An angry Auckland mother is calling for tighter privacy laws around filming children after her son was filmed while having a tantrum.
The mother, who asked not to be named, says her 3-year-old son was out with his grandmother in an Auckland suburb when he had a tantrum on the footpath.
Another woman started filming the screaming boy on her mobile phone.
The grandmother went to the photographer and told her that was unacceptable and the video should be deleted.
"The woman tried to justify it by saying that she wanted to share the video with her daughter because her granddaughter has meltdowns, but nothing like this," the mum says.
"I was extremely upset and angry to think that this woman thought it acceptable to film [her son] when he was so distressed, for the purposes of sharing it with her family – so they could all feel better about themselves because – look at this kid!"
The mum says she worked out who the photographer was and confronted her.
She says the woman still tried to explain that she was trying to capture his scream to show her daughter.
The woman confirmed the video had been deleted but only because it had worked out badly because she was standing too far away.
The mum says she believes tighter rules are needed on what can and can't be filmed/photographed when young kids are concerned.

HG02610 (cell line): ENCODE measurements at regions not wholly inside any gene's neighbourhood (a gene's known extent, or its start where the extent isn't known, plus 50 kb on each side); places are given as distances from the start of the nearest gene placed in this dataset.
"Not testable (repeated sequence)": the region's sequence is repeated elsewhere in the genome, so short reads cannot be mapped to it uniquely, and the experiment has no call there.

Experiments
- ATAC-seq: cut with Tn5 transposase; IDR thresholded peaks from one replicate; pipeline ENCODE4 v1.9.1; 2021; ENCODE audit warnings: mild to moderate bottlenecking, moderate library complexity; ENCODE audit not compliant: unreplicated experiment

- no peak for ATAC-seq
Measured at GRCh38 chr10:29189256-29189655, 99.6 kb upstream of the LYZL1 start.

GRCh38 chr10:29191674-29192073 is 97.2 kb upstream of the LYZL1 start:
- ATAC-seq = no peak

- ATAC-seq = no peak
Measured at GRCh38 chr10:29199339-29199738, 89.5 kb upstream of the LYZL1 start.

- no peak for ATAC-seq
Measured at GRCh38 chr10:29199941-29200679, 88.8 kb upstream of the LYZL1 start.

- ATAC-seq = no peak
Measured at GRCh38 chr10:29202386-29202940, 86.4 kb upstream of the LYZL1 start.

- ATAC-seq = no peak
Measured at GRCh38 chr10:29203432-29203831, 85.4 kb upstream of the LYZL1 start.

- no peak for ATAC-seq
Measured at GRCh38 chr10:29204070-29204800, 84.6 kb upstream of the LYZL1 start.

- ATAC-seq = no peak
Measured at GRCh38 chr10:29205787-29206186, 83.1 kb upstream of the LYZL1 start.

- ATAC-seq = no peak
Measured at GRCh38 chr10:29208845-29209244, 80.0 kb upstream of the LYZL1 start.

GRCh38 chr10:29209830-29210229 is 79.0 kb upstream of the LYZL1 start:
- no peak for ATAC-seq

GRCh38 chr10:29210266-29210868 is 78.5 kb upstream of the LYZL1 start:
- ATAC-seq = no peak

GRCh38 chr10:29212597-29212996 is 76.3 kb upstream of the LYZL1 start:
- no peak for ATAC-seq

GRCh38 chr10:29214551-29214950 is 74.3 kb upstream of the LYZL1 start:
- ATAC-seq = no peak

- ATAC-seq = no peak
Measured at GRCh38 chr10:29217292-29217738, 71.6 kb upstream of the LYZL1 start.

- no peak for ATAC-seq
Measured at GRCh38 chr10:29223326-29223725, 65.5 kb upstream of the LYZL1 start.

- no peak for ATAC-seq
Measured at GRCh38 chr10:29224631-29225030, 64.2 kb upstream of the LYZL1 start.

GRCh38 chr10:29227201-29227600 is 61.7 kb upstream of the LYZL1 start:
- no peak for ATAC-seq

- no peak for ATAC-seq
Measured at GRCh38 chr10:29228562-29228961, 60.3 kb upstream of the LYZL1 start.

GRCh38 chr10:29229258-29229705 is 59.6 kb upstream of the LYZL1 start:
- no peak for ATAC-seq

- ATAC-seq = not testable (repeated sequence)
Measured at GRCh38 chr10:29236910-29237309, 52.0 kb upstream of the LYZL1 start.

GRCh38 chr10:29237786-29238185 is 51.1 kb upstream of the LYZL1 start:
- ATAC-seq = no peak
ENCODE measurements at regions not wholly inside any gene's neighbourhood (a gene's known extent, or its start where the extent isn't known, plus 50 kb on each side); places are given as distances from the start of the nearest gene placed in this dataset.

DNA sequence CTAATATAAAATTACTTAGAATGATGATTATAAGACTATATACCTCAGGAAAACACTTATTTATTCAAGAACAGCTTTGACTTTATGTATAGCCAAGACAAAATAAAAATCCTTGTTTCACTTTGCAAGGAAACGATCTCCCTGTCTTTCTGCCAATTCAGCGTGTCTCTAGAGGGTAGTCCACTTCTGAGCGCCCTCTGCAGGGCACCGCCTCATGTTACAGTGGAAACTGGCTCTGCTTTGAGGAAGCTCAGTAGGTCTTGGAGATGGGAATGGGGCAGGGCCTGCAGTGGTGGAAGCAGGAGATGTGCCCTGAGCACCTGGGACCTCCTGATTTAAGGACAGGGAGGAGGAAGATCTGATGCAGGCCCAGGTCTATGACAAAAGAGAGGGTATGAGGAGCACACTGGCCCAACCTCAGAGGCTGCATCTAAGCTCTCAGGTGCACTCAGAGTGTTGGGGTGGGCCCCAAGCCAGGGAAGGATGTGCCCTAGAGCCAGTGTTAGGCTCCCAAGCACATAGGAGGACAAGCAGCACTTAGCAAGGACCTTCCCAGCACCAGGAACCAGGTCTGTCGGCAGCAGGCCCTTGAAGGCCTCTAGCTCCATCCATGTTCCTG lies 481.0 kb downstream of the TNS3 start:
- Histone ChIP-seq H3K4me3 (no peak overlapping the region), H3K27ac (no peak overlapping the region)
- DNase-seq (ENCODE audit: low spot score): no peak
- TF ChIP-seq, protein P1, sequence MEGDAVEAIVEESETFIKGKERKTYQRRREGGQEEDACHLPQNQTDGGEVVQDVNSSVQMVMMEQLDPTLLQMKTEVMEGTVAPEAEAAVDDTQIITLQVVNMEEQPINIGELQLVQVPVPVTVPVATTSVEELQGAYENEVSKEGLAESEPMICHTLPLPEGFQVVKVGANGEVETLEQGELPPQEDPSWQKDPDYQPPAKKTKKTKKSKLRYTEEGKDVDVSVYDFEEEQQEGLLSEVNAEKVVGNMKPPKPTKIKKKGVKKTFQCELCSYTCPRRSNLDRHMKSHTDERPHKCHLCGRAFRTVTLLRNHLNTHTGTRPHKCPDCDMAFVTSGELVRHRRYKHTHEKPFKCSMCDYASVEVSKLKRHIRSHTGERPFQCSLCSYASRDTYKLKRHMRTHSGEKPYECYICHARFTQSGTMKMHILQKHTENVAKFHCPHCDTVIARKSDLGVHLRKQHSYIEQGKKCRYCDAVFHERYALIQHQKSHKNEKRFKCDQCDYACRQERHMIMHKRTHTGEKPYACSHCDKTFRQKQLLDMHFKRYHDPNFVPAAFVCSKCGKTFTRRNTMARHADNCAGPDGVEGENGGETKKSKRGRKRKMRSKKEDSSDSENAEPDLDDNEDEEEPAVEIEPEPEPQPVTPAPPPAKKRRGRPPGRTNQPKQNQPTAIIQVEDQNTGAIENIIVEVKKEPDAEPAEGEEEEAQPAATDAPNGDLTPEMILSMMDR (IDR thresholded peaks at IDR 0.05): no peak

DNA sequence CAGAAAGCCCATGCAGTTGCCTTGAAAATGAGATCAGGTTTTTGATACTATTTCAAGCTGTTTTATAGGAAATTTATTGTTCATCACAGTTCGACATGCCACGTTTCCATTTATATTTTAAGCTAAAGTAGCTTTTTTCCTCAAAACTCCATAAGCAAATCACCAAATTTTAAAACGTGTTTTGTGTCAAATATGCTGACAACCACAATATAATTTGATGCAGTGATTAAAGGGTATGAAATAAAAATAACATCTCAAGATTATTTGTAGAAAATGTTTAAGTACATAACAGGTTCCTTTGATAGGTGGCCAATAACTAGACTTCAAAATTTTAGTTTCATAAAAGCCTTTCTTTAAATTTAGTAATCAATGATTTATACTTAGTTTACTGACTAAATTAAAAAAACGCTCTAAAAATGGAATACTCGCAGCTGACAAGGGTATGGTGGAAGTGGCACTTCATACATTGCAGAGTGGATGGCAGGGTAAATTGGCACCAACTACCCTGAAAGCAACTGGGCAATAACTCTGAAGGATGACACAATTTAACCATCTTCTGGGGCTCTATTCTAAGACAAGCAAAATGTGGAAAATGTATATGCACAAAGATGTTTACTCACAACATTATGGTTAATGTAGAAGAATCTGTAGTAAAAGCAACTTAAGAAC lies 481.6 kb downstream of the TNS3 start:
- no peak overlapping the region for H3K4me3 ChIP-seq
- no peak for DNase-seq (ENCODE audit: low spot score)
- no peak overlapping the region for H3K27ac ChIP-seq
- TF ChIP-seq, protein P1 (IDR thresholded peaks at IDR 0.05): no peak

"This is not her child and she has no right to record him, let alone share it further."
Submissions are being held on a new Privacy Bill to replace the Privacy Act. But under the act, the filming of the tantrum by the other woman is legal.
Privacy Foundation NZ acting chair Gehan Gunasekara says he gets questions about rights over filming of others all the time.
The Auckland University associate law professor says in this case whether the photographer agreed to stop filming and deleting the video came down to "good manners" rather than a legal requirement.
Individuals can film others if they are doing it for personal reasons and "a reasonable person would not find it highly offensive".
He says in this case the reason seems a bit flimsy but it's still likely to be legal.
Gunasekara says some might think filming another person's child's tantrum crosses the line, but he suspects a reasonable person would not think it "highly offensive".
"If somebody was defecating or naked and you had filmed that person, that would fall within offensive and wouldn't have the protection of the Privacy Act," he says.
Gunasekara says this case is more about social etiquette.
"We'd reflect views of the Privacy Commissioner and say if it's upsetting someone then don't do it.
"But then if you film a neighbour throwing garbage on your property and your filming offends them, but you need to do it, then that is tough."